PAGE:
WASHINGTON — Leonardo DRS has named a new head of its T-100 program, who will be responsible for leading the development and of the T-100 if the company wins the T-X trainer contract later this year.
Marc Lindsley, an Air Force veteran with more than 15 years of experience at Northrop Grumman, has been appointed vice president of T-100 programs, DRS announced Monday.
“Marc is a proven leader with extensive industry and military experience who has consistently demonstrated an ability to lead major programs and commands,” said Bill Lynn, CEO of Leonardo DRS. “We are excited to have Marc join our team where his leadership strengths and knowledge of aerospace systems will be tremendous assets in both the capture and execution of the T-X program,” Lynn said.
Leonardo DRS is one of three major teams competing for the Air Force’s T-X contract, estimated to be worth approximately $16.3 billion. Leonardo DRS’s T-100 is based on the M-346 trainer developed by DRS’ parent company, Italian defense firm Leonardo. Also partnered with Leonardo DRS on the T-100 are Honeywell and CAE, who will manufacture the aircraft’s F-124 engine and ground-based training system, respectively.
Meanwhile, Boeing and Saab have put forward a new clean sheet design, and have developed and flown two production-representative prototypes. Lockheed Martin has opted to partner with Korean Aerospace Industries, putting forward a version of KAI’s T-50 jet trainer dubbed the T-50A.
Interestingly, Lindsley helped lead a competing bid for the T-X program. During his time at Northrop, he spent more than six years “overseeing all aspects of the company’s T-X program including aircraft development and the competitive capture strategy,” according to the DRS statement. Northrop dropped out of the T-X program in February after its CEO Wes Bush hinted that the company’s offering could not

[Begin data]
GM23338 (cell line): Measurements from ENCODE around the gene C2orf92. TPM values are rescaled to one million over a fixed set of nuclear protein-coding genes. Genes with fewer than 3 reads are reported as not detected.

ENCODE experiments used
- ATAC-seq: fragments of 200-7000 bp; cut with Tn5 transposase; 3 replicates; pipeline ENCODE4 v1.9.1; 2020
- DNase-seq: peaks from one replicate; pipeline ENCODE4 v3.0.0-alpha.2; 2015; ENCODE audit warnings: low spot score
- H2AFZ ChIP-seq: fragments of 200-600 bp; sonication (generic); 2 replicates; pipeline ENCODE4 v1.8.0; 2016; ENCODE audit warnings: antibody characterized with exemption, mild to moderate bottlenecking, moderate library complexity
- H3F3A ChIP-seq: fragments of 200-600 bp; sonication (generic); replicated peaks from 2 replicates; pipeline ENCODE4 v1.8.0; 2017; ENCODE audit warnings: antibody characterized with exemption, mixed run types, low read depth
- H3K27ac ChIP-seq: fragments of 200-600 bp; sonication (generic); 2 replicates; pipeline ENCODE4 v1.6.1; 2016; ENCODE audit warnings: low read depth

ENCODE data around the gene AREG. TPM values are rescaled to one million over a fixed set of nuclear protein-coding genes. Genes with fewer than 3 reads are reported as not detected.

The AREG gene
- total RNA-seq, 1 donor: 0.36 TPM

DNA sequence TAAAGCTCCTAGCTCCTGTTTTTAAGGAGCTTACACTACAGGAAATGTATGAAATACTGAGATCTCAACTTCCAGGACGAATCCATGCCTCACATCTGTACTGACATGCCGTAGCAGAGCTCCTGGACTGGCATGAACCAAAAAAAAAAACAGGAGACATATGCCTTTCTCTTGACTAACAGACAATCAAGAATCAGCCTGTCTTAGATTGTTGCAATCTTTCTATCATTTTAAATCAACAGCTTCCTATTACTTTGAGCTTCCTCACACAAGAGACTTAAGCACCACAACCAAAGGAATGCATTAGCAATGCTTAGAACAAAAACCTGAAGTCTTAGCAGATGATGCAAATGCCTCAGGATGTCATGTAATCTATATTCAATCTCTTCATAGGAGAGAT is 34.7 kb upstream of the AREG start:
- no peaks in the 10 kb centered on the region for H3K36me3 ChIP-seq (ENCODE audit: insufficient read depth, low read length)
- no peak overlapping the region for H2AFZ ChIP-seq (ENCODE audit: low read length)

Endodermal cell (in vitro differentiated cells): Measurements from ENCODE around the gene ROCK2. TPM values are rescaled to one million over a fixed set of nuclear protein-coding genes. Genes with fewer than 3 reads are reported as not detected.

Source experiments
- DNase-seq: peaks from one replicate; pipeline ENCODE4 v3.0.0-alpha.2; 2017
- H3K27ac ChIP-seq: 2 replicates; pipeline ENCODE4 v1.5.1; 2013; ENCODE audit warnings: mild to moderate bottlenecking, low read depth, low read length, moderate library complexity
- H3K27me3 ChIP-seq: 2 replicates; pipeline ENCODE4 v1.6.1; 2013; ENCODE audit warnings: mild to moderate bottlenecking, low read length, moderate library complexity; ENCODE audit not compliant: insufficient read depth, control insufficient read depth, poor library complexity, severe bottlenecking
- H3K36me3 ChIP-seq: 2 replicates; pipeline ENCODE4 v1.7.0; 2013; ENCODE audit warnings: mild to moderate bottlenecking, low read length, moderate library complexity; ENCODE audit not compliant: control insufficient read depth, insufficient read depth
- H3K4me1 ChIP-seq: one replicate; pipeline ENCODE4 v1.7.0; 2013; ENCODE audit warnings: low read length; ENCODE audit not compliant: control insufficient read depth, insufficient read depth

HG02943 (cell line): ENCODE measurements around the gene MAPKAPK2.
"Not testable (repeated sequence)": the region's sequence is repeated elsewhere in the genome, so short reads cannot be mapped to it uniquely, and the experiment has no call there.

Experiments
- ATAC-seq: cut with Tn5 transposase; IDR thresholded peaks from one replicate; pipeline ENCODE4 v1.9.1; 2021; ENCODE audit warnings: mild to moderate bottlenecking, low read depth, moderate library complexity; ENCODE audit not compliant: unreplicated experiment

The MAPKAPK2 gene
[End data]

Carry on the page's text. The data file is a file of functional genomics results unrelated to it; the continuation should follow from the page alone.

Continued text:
During his time in the Air Force, Lindsley held leadership roles as the deputy director for surveillance and reconnaissance, as well as acting as the service’s deputy chief of staff for air and space operations.
The Air Force expects to award a T-X contract by the end of the calendar year. The entire program of record would include at least 350 jets for the U.S. Air Force, but the competing companies expect to sell hundreds more planes to the countries who buy the F-35.
Earlier this year, Lynn talked with Defense News about what he sees as the major strengths of the T-100: A low price point and a proven, mature design already in use by two F-35 customers.
“As the RFP [request for proposals] was developed, it evolved more and more to a focus on price, and I think the Leonardo-DRS combination is best positioned to get to that lowest price,” he said in a March 7 interview.
Should Leonardo DRS emerge victorious, it plans to spend at least $200 million on an assembly center at Moton Field in Tuskegee, Alabama, where the T-100 will undergo structural sub-assembly, final assembly and check out. The company believes it could generate 750 full-time jobs in Alabama over a 10-year period beginning in 2019.